The US’s litigious healthcare system and culture, too, could be playing a role in increasing numbers of surgical births: patients in the US are much more likely to sue their surgeon if there are complications than patients in Europe.
“It is easier to do a C-section,” explains Tuuli. “It takes a lot of skill and patience, and a willingness to take risks, to wait and say ‘we don’t need to do a C-section right now’. That element definitely plays a role for some physicians.”
Practice patterns in the US and the rest of the world help to account for the increasing rates of caesarean section. Physicians simply aren’t waiting as long as they normally would before concluding that labour is not going well and cervical dilation is not proceeding as it should.
Many patients are not even opting in, necessarily, but being given the procedure as a matter of protocol. A report published in the New York Times in January 2016 found that the most likely indicator of whether a person would undergo a caesarean section was the area in which they delivered the child and the progress at which labour is going when they arrive at the hospital.
Take the state of California, where rates of caesarean section in what are deemed ‘low-risk’ births (instances in which the procedure is not medically essential for the mother’s survival) are high, between 11.2% and 68.8%, and often the result of arbitrary rules. For example, some hospitals consider very heavy babies to always be grounds for the procedure, whereas other hospitals do not.
With one in three women in the US undergoing the procedure – a 50% increase over the past 15 years – rates of infection are on the rise. Because caesarean sections are becoming so common, there is a multiplier effect, and it is little surprise that, as with all surgery, things often go wrong.
“So even if the rate is 5%, and you deliver one in three babies with the procedure, that means over 1.3 million a year,” Tuuli explains. “That percentage really translates to a lot.”
Given the far-reaching nature of the findings and the implication for the long-term treatment of women in childbirth, it is not surprising that the findings, published in the New England Journal of Medicine in February 2016, garnered significant press coverage.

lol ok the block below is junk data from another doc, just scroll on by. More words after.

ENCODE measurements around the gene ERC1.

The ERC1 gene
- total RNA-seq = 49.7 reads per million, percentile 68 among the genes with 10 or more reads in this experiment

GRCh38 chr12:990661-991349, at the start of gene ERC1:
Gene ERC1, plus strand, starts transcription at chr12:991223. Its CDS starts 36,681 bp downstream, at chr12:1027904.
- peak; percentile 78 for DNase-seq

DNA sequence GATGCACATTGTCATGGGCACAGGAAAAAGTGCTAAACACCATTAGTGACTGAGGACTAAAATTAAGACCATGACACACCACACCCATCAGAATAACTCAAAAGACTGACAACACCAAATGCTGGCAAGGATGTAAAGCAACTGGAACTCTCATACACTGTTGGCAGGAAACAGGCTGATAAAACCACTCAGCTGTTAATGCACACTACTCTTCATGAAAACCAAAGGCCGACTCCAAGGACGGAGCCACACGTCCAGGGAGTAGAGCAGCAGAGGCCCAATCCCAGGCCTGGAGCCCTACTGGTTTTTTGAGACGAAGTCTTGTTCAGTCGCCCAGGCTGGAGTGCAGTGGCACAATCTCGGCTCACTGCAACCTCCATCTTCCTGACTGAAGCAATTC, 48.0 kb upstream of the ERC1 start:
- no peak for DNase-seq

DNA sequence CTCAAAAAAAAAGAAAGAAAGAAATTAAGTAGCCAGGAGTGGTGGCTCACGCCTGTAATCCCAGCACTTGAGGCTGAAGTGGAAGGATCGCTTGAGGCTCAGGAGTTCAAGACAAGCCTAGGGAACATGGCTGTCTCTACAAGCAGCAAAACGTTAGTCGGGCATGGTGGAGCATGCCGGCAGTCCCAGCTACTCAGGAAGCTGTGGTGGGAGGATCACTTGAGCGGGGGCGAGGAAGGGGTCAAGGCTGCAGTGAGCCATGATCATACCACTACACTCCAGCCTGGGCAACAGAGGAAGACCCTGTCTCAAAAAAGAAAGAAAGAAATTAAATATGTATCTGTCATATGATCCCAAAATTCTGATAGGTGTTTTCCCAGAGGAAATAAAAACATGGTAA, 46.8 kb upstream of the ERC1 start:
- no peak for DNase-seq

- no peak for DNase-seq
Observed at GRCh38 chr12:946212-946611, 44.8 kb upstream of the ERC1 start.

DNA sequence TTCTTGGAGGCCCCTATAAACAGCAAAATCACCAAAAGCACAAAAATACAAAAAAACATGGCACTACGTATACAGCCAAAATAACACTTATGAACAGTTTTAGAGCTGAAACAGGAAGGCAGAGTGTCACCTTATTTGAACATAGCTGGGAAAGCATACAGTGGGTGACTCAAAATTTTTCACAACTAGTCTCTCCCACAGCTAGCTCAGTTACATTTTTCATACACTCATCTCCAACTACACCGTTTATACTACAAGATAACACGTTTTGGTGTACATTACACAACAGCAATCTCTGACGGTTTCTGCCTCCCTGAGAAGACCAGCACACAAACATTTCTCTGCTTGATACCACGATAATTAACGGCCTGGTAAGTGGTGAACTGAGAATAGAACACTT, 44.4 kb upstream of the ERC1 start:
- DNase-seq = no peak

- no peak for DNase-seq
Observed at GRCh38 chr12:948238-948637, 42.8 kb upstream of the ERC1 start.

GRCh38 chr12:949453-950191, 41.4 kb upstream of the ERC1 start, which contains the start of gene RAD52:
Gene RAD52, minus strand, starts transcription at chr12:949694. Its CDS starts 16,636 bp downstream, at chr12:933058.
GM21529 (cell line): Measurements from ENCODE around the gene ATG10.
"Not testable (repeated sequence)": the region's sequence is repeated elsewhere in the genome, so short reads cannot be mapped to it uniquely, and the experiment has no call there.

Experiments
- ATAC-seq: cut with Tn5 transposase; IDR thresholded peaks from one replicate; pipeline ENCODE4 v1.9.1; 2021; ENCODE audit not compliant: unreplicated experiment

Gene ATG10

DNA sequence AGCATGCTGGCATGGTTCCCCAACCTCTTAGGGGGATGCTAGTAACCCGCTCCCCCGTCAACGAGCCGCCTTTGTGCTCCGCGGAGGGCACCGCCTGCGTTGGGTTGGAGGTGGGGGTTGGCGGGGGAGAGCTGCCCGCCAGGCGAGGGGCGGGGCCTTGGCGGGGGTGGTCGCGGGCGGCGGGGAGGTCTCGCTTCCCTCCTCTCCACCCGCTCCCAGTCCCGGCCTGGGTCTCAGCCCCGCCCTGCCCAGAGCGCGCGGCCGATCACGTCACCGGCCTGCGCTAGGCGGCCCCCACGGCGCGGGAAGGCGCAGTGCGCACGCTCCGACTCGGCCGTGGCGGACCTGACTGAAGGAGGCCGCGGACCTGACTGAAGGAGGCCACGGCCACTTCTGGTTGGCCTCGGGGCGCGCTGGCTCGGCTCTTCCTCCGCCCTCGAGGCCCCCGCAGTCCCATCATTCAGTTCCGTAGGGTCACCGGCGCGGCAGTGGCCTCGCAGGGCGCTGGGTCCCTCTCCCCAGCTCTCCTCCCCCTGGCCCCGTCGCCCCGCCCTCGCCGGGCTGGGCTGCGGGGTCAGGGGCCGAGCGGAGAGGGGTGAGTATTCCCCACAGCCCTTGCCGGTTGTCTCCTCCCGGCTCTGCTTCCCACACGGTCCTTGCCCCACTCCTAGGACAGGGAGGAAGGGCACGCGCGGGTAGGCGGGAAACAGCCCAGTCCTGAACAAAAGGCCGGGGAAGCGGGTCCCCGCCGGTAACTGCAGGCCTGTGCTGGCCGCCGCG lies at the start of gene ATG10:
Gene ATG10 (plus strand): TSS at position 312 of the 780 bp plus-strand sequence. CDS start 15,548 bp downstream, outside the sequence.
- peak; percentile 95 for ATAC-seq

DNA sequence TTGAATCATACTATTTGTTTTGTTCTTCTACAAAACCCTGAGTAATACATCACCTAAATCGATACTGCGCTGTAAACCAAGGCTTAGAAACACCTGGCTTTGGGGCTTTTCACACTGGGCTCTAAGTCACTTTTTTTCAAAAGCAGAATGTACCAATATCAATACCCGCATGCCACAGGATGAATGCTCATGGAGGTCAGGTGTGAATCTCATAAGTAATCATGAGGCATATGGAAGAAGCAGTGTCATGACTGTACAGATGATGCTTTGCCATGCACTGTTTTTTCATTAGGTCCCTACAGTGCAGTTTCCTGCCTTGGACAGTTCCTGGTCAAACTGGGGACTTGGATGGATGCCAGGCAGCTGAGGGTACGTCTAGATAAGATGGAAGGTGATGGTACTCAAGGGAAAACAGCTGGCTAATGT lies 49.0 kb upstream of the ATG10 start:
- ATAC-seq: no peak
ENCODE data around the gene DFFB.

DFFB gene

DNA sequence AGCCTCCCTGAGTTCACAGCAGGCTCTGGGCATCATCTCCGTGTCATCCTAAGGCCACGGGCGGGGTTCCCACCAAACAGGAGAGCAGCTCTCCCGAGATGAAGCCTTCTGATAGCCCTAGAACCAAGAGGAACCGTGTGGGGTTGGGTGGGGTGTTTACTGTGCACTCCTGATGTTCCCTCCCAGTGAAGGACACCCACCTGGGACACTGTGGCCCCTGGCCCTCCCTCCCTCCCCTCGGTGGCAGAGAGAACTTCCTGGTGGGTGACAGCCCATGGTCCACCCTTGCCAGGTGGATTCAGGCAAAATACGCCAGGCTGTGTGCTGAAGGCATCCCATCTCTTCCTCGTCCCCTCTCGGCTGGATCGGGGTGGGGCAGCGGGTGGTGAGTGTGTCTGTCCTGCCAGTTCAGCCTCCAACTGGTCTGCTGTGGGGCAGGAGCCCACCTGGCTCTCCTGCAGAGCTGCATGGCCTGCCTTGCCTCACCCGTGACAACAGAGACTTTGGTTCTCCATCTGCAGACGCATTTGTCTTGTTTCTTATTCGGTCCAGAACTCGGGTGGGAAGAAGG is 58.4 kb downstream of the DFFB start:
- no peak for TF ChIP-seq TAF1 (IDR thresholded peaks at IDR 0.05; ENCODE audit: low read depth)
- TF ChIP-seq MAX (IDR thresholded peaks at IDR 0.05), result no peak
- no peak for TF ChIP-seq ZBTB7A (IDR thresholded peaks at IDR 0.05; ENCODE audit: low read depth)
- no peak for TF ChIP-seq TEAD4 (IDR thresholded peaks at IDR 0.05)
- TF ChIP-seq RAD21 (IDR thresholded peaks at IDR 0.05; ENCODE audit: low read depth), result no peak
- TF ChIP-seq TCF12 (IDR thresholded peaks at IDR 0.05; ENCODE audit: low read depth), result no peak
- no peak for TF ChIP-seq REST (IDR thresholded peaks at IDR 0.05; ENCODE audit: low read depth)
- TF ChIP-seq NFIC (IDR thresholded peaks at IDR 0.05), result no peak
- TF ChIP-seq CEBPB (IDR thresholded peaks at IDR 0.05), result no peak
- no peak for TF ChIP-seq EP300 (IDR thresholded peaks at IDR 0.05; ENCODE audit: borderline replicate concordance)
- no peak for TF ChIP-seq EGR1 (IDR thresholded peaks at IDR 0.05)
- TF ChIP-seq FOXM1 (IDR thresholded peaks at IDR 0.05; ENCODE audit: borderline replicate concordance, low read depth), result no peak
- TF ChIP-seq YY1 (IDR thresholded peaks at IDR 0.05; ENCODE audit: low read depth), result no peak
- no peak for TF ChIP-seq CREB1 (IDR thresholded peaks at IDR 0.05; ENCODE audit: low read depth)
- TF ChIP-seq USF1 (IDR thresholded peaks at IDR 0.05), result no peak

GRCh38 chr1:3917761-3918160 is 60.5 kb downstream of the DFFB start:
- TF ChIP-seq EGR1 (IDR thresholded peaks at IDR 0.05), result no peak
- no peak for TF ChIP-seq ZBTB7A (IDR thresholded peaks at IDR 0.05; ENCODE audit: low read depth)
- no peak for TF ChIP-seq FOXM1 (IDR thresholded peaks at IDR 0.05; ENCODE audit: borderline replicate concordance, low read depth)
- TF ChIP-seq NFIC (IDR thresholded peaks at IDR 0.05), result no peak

“For a new mother who needs to care for her baby – which is stressful even when all things are equal – having an infection can really impair her ability to do that,” says Tuuli. “We are very interested in clarifying the best ways to prevent these infections, reducing the burden on the patients, their infants and the healthcare system as a whole.”
As one of the largest such trials – and one with such clear-cut evidence in favour of its hypothesis – it will be impossible for clinicians and obstetricians to ignore Tuuli and his team’s findings. He has already heard from a range of hospitals that have been advising employees to begin using chlorhexidine and that are keen to get his professional advice about the practical issues involved in making the transition.
“They will continue to use iodine alcohol for those who are allergic to [the alternative], but the standard of care really, at least for C-sections, is now chlorhexidine alcohol,” he says. “I suspect that the next editions of guidance from the CDC on what we should be using for skin prep will likely change to say the data is now clearly in favour of providing it.”
Ultimately, Tuuli argues, this research gives clinicians another tool in the fight against infection in hospitals. With the increasing prevalence of superbugs in hospitals, it is more essential than ever for them to be equipped with the most effective antiseptics.
“I have no pretence that just one intervention will wipe out infection; skin prep using chlorhexidine alcohol will be one of several evidence-based interventions we should be looking for,” he says. “As of now, we are undertaking other types of trials to see if these interventions work.”
Part of these new interventions will involve homing in on subgroups of patients who are at a particularly high risk of infection: obese patients and those who undergo caesarean sections once labour has begun. Both groups are known to be particularly prone and would be helped by research focused on their needs. With a grant from the National Institutes of Health (NIH), one of the key funding agencies for healthcare products in the US, Tuuli and his team can begin to home in on these uniquely vulnerable patients.
“They are funding us to test a device which applies negative pressure prophylactically,” he says. “I think that the next steps will be testing, especially in high-risk women, to identify other tools in the fight against infection.”
Tuuli is lucky – this is exactly the kind of research that many researchers and clinicians dream of, one that has a very tangible effect on the lives of patients, and that could make the complex and often difficult process of childbirth that little bit easier for billions of women. And all it takes is a simple change in antiseptic